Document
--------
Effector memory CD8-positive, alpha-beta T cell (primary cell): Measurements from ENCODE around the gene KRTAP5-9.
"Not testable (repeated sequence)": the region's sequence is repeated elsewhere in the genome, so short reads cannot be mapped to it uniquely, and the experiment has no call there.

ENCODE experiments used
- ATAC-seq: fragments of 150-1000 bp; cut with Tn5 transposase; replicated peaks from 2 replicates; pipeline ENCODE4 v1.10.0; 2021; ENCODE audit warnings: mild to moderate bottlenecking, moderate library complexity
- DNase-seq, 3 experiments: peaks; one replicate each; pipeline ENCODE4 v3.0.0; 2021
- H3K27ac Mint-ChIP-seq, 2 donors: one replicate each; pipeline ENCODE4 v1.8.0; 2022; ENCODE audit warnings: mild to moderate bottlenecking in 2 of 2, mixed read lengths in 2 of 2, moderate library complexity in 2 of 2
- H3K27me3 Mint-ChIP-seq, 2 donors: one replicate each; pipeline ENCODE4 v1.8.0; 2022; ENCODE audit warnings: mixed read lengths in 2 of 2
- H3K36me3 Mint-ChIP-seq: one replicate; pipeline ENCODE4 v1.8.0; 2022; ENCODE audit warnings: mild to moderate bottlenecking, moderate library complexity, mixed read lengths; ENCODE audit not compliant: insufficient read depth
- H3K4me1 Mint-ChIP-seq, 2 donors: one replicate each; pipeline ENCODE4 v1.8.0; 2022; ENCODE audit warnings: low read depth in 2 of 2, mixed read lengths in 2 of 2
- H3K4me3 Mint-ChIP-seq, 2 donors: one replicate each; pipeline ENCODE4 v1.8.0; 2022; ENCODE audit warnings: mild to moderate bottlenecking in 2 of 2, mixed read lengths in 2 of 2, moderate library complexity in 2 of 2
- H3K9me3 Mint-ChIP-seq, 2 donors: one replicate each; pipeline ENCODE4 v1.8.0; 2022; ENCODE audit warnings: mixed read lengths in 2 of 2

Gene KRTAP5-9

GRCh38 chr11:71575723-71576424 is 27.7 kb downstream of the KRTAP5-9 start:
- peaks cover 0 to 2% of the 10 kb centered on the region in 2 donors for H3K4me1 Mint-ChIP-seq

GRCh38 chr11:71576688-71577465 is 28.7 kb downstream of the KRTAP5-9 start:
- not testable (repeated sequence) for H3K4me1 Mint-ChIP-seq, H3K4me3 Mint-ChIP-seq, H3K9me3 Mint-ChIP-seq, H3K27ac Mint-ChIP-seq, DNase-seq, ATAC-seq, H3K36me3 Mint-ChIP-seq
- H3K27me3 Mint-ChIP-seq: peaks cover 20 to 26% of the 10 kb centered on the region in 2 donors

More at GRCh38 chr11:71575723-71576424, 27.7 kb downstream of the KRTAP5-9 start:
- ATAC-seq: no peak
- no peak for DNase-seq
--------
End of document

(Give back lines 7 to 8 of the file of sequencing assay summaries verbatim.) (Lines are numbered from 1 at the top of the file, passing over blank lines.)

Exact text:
- H3K27me3 Mint-ChIP-seq, 2 donors: one replicate each; pipeline ENCODE4 v1.8.0; 2022; ENCODE audit warnings: mixed read lengths in 2 of 2
- H3K36me3 Mint-ChIP-seq: one replicate; pipeline ENCODE4 v1.8.0; 2022; ENCODE audit warnings: mild to moderate bottlenecking, moderate library complexity, mixed read lengths; ENCODE audit not compliant: insufficient read depth